Cutting Tools: Dream Ream
- September 25, 2018
Put away your chucking reamers; it’s time for a modular approach to hole finishing
High speed steel chucking reamers have long been the go to tool for hole finishing. They’re readily available in practically any size, and like their cousin the Jobbers drill, they’re inexpensive. Setting one up isn’t terribly difficult—just stick it in a collet or floating holder and get reaming.
There’s just one problem: as with any HSS cutting tool, they’re slow. And because there’s no way to flood the hole with generous amounts of cutting fluid, tool life and chip control can be problematic, especially on deep or blind holes. Nor are chucking reamers terribly accurate, not compared to boring or burnishing, anyway—assuming you have a relatively generous hole tolerance and the surface finish callout isn’t overly fussy, have at it. As long as you’ve drilled the hole to the right size and it’s fairly straight, chucking reamers do a decent job.
Solid carbide and carbide tipped reamers are a better alternative, yet these are typically custom order, so you’d better plan ahead.
As any machinist knows, carbide cutting tools achieve cutting speeds several times faster than their HSS cousins, although carbide reamers face the same challenges with cutting fluid starvation—unless you can find one that’s coolant-fed (not impossible, just difficult), it’s going to be tough to keep the hole clear of swarf.
Tales from the field
Dispirited over all this reaming negativity? Don’t be. There are several solutions, albeit ones that require additional planning and a higher initial investment. They’re called modular reamers, and if you’re not yet using them—particularly on repeat or high volume jobs—you’re missing out on some significant improvements to your hole finishing operations.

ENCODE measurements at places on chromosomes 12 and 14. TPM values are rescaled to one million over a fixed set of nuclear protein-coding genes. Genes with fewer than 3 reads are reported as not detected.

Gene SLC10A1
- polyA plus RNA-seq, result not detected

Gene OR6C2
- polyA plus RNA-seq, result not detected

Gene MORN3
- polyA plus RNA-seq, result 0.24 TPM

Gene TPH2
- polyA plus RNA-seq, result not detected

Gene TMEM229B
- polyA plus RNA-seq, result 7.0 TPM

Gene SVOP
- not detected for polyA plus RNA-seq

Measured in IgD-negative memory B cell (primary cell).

Shane Schirmer, application and sales engineer at Horn USA Inc., has first hand experience.
“One of my customers produces the same part four times a year in lots of 1,000 pieces, and they were actually scrapping more parts than they were making,” says Schirmer. “By moving them to our DR style reamer, we eliminated all of the scrap and sped up cycle time significantly.”
Fellow application and sales engineer Ryan Schaefer has seen similar results.
“The hole quality is great, but the productivity increases are even more dramatic,” he says. “I was at a shop the other day and the operator was actually afraid to push the cycle start button, the reamer was moving so fast. And another came back and told us their customer was complaining because the surface finish was too good. We actually had to kick up the feedrate a little bit to make the hole rougher.”
How do they work?
Each of the companies interviewed for this article has its own series of modular reamers, each with its own mounting styles, size ranges, and unique geometries and coatings, but all share some similarities.
As you might have guessed from the name, modular reamers are equipped with a replaceable head. Once the reamer has been mounted in the turret or toolholder, changing heads literally takes seconds.
Many modular reamers are made with a variable pitch geometry, eliminating vibration and chatter, particularly at the start of the hole.